Saturday July 15, 2023

Neighbor Ben took us to Sky Harbor airport in Phoenix for our 9:35am Delta flight to Amsterdam via Minneapolis.

Don’t downplay Ed having a cane, it got us early boarding.

Delta’s web site said it would be $70 to check a bag! We’ll have to check about that next time. Anyway, we managed quite well with each of us having a carry on.

Delta flight to Amsterdam

After seeing Ed  using a cane, Delta agents ushered us on the plane for pre-boarding. We had a 3 hour flight to Minneapolis then we boarded our Amsterdam flight a couple hours after landing. The Amsterdam flight  was a little over 8 hours. Tried, but couldn’t sleep.

Sunday July 16, 2023

This is Viking Riverboat Hlin. Four levels. The top level is open deck, but they do provide canopies. Excellent location for viewing all the countryside on the Rhine.

The bottom level are the standard staterooms. Better value, but somewhat limited view. See comments later.

Our Standard Stateroom was the lowest level on the 4 level riverboat. The windows were a little above water level, we could still see out a bit, although Connie had to stand on the bed. The bed is a very comfortable queen. It looks bigger bc of picture. Bathroom is small as well, but adequate. The shower can be seen in the mirror reflection.

Rhine travel map

The Cruise
Day 1 Sun July 16: Amsterdam
Day 2 Mon 17: kinderdijk, Netherlands
Day 3 Tue 18: Cologne, Germany
Day 4 Wed19: Koblenz & Rüdesheim, Germany
Day 5 Thur 20: Speyer, Germany
Day 6 Fri 21: Strasbourg, France
Day 7 Sat 22: Breisach, Germany
Day 8 Sun 23: Basel, Switzerland and Home

After 11+ hours of flying and a 2 and half hour layover, we got into Netherlands Amsterdam Schiphol Airport around 7:45am CEST (Central European Summer Time). CEST is 8 hours later than Mesa, AZ. After finally finding our Viking Representatives, Viking provided bus transportation to our Riverboat, Hlin (silent H), in time to get our bearings and enjoy an 11am brunch. Our stateroom wasn’t ready so we headed out to explore Amsterdam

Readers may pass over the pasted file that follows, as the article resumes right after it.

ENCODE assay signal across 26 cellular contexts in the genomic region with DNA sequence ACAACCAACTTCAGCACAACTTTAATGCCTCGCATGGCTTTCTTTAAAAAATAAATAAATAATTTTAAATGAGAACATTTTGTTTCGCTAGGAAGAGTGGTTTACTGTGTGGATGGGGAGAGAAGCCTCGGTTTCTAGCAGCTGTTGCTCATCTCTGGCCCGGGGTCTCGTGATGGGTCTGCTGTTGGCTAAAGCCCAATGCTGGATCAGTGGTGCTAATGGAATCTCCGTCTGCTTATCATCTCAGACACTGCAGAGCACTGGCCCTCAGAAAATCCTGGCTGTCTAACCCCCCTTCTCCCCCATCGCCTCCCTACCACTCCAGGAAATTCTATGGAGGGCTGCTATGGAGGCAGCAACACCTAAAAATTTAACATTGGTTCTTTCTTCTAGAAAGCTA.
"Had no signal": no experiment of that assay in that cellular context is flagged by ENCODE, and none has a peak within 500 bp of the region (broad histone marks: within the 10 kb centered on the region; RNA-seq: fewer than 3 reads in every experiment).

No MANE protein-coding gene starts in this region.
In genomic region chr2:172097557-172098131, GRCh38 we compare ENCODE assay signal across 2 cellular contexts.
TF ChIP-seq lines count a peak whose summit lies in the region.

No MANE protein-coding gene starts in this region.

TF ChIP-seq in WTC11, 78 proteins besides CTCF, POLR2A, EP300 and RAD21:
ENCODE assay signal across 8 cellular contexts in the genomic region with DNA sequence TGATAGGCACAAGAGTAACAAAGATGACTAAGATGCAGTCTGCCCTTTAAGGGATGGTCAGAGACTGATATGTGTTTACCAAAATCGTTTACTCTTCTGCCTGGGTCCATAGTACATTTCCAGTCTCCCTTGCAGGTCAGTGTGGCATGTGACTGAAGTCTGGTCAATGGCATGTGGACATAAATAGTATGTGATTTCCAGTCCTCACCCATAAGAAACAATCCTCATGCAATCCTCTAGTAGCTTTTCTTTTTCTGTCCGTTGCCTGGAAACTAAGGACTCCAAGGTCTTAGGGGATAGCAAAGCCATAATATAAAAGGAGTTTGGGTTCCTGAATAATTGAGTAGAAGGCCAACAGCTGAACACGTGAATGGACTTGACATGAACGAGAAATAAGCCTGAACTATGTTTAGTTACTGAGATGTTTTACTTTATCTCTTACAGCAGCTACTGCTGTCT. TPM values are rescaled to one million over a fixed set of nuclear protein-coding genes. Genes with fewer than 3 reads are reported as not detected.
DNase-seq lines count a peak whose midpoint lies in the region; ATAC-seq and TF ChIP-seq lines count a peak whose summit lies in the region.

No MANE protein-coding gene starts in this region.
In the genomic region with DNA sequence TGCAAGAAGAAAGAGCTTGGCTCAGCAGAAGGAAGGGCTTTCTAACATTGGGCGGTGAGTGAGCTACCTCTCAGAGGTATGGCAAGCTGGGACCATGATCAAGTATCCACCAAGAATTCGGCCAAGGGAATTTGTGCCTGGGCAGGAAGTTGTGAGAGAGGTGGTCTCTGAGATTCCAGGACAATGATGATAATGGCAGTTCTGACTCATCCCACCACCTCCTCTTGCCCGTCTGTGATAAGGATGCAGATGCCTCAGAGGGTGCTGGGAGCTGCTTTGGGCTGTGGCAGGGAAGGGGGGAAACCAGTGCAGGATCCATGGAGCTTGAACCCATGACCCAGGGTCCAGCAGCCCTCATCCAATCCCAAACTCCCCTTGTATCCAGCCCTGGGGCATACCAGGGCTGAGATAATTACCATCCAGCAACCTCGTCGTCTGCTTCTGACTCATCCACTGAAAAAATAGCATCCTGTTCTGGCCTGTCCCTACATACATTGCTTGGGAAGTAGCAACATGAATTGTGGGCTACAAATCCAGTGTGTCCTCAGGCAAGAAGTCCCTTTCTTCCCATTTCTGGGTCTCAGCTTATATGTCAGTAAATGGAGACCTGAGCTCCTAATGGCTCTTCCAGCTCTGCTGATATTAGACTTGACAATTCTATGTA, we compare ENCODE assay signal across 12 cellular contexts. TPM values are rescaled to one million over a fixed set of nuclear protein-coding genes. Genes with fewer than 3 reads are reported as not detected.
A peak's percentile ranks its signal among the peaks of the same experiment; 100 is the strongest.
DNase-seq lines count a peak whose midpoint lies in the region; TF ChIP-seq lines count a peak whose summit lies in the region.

There are many canals in Amsterdam and many canal cruises. We selected the Hop-on-Hop off boat for our transportation (under the bridge coming toward stop). We boarded the boat near the Hlin and disembarked at the Vincent Van Gogh Museum. We walked from there to the Heineken Experience.

on board the hop-on boat
Hop-on-Hop-off boat

Vincent Van Gogh Museum


We found the Vincent Van Gogh museum fascinating. Many many originals. Also many many people for mid-day on a Sunday.

Heinken taps

While the Heineken Experience provided a little adventure it was somewhat disappointing. Connie did discover a new drink she likes at the specialty bar, and Ed enjoyed teasing the help.

BTW, we understand that Heineken purchased Lagunitas Brewery in 2017. However it wasn’t offered here. Dutch don’t care for IPA?

Our canal Hop-on-Off boat sailed (?) right by the Heineken building on the way to Van Gogh so we had a good idea where it was when we walked back. Our boat was red, so this isn’t it.

We did get up to the roof on the Heineken building. A great view of Amsterdam and quite relaxing to finish our drinks. For some reason they would not sell us a 2nd drink. We talked with some folks there and enjoyed our time. Connie had just purchased a couple Van Gogh prints on postcards and they somehow managed to fall through a crack in the plank floor. No way to retrieve.

Monday July 17, 2023

The only day we had rain on the cruise was the first day out at Kinderdijk, where we walked to see several Dutch windmills. They are part of a larger water management system to prevent flooding. The area is low and the windmills pump water to higher levels to avoid flooding. Today, this is done mostly with electric pumps, but they keep these older windmills for their heritage and traditions.

We had a bit of a break from the rain by going with our guide to a makeshift classroom to learn more about the complexities of the windmills.

Tuesday July 18, 2023

Cologne Cathedral